Here’s the second of my ships for Bring Out Your Lead 2015. She was the first ship I bought for this project after seeing Harry’s nice Megabloks ships. The detail on these toys is realy very good and with an expert paintjob they’d come up really nicely. Mine will not be an expert job in part because I find at the moment I don’t have much patience and would rather devote the times when I find the focus to painting miniatures (and, of course, sculpting more Space Dorfs). So the painting is rather rushed and I might go back and work into it if I feel like it nearer the time. I did notice that fellow Oldhammerer Paul Ede has the same boat in his hobby cupboard so it will be interesting to see his take on it. Right, to the step by step….
The concept for the ship was initially an Orc hulk, then it was an Orc hulk under the captainship of my favourite old Ogre and towed by a Goblin airship (stay tuned…) but now the back story is a pirate Orc crew that was ‘rescued’ from their shipwreck by a mysterious Ogre shaman. Turns out he owed patronage to Father Nurgle and the Orcs and their Goblin skivvies are now fated to sail the seas forever in thrall to the plague ship THE NURGLITCH. If they ever set foot on land the rot would catch up with them and they would crumble to the dust beneath their feet.
The ship itself is a plastic Megabloks pirate ship so it has bumps all over the deck. First job, do away with the bumps! Originally I planned to grind them back and carve in extra detail with a dremel since the sculpted planks are actually quite nice. But that plan kind of disintegrated and I opted for the quicker method of covering the studs with lolly sticks. They were snapped rather than cut to give an old, weathered look and I left the studs on under them to make it look a bit gappy.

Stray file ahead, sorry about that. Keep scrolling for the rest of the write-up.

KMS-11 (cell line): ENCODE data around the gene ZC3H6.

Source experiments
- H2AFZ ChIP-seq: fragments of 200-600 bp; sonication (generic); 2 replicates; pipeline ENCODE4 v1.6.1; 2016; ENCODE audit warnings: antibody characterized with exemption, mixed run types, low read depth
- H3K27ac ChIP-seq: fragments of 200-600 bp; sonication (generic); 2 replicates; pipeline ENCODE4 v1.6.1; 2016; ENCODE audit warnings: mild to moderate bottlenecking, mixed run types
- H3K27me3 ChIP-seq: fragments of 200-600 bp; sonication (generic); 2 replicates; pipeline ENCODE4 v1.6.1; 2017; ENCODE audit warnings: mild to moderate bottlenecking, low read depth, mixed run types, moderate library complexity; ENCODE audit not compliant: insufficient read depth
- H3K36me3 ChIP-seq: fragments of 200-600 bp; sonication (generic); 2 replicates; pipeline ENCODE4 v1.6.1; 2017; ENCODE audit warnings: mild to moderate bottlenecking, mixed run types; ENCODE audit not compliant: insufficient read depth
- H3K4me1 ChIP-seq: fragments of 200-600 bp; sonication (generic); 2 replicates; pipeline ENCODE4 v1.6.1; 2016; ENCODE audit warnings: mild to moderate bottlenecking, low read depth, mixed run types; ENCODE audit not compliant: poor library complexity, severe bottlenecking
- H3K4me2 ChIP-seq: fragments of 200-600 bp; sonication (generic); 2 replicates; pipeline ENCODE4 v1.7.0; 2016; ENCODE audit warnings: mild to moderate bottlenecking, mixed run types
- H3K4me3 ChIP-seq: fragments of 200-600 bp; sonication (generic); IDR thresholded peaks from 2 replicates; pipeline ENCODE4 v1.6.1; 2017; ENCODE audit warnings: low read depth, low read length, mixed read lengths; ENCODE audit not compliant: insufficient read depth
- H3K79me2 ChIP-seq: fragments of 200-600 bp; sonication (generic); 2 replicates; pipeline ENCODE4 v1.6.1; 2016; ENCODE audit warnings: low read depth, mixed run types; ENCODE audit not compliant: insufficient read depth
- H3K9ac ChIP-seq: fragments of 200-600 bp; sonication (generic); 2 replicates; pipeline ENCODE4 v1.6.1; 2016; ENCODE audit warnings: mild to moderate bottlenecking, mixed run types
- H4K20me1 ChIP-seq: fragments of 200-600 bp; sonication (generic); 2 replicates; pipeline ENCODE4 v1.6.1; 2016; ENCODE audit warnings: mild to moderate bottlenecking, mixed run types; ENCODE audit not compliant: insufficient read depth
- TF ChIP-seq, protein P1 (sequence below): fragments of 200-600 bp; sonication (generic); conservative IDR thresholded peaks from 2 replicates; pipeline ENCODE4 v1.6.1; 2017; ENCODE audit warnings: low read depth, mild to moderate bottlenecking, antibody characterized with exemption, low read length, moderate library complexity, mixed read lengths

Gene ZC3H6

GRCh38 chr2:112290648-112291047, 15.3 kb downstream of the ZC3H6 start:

Oh, before I did this I chopped a chunk out of the middle of the ship since it was a bit long as it was and I wanted it to have a stumpier, Orcy, hulky look. That left some space in the middle to be filled with splintered lolly sticks and I also built a platform on one side so the crew could get down to a couple of dinghies. In our trial game one of my crew leapt spectacularly onto an island and splatted himself across the beach so from now on dinghies are a good idea! Except, I know, fluff says they die if they touch land… there is another piece to this jigsaw but that’s for another post!
A note on Squigs. One of the things to come out of our trial game was the idea of having a Squig Minelayer and so I have moved the ribcagey bits of the ship around to give myself a Squig Launsher on the bow. The Squigs are in a ready-made pit in the deck and are hoisted onto the ribcage stone thrower with the hook on the jib arm. Then they are flung across the waves. If they hit a ship or land they count just like a stone thrower and the unfortunate Squig is splattered across whoever happens to be in the way. If the Squig lands in the water, however, it acts as a mine, chomping a big chunk out of the hull of any ship that bumps into it. For this purpose I made some submerged Squig counters. The Nurglitch is limited to 5 Squig mines, but it has a little hatch in the stern for retrieving Squigs which scamper up a reinforced corridor in the ship to be flung again from the bow.